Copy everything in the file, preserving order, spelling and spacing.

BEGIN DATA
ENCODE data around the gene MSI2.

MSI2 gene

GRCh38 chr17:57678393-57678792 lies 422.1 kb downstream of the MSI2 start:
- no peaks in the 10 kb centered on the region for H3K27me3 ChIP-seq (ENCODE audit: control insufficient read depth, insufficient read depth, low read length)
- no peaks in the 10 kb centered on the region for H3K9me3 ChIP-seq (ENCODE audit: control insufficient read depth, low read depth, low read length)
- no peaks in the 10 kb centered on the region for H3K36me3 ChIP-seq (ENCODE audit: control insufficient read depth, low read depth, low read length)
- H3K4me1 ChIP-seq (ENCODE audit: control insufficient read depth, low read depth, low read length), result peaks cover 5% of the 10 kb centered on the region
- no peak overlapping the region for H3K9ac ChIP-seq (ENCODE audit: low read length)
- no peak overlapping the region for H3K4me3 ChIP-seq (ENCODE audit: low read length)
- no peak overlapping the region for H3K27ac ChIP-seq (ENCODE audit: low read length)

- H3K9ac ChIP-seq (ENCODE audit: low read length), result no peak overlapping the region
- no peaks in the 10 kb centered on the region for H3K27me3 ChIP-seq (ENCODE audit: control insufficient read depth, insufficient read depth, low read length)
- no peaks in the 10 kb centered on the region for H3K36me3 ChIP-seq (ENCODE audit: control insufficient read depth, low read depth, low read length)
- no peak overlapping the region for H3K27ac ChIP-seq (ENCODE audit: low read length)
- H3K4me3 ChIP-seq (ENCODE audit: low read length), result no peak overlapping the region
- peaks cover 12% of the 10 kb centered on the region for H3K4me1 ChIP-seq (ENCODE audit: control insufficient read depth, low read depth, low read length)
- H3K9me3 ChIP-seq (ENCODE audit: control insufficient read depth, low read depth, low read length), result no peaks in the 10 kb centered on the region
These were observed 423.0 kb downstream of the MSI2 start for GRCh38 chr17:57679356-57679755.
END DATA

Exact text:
ENCODE data around the gene MSI2.

MSI2 gene

GRCh38 chr17:57678393-57678792 lies 422.1 kb downstream of the MSI2 start:
- no peaks in the 10 kb centered on the region for H3K27me3 ChIP-seq (ENCODE audit: control insufficient read depth, insufficient read depth, low read length)
- no peaks in the 10 kb centered on the region for H3K9me3 ChIP-seq (ENCODE audit: control insufficient read depth, low read depth, low read length)
- no peaks in the 10 kb centered on the region for H3K36me3 ChIP-seq (ENCODE audit: control insufficient read depth, low read depth, low read length)
- H3K4me1 ChIP-seq (ENCODE audit: control insufficient read depth, low read depth, low read length), result peaks cover 5% of the 10 kb centered on the region
- no peak overlapping the region for H3K9ac ChIP-seq (ENCODE audit: low read length)
- no peak overlapping the region for H3K4me3 ChIP-seq (ENCODE audit: low read length)
- no peak overlapping the region for H3K27ac ChIP-seq (ENCODE audit: low read length)

- H3K9ac ChIP-seq (ENCODE audit: low read length), result no peak overlapping the region
- no peaks in the 10 kb centered on the region for H3K27me3 ChIP-seq (ENCODE audit: control insufficient read depth, insufficient read depth, low read length)
- no peaks in the 10 kb centered on the region for H3K36me3 ChIP-seq (ENCODE audit: control insufficient read depth, low read depth, low read length)
- no peak overlapping the region for H3K27ac ChIP-seq (ENCODE audit: low read length)
- H3K4me3 ChIP-seq (ENCODE audit: low read length), result no peak overlapping the region
- peaks cover 12% of the 10 kb centered on the region for H3K4me1 ChIP-seq (ENCODE audit: control insufficient read depth, low read depth, low read length)
- H3K9me3 ChIP-seq (ENCODE audit: control insufficient read depth, low read depth, low read length), result no peaks in the 10 kb centered on the region
These were observed 423.0 kb downstream of the MSI2 start for GRCh38 chr17:57679356-57679755.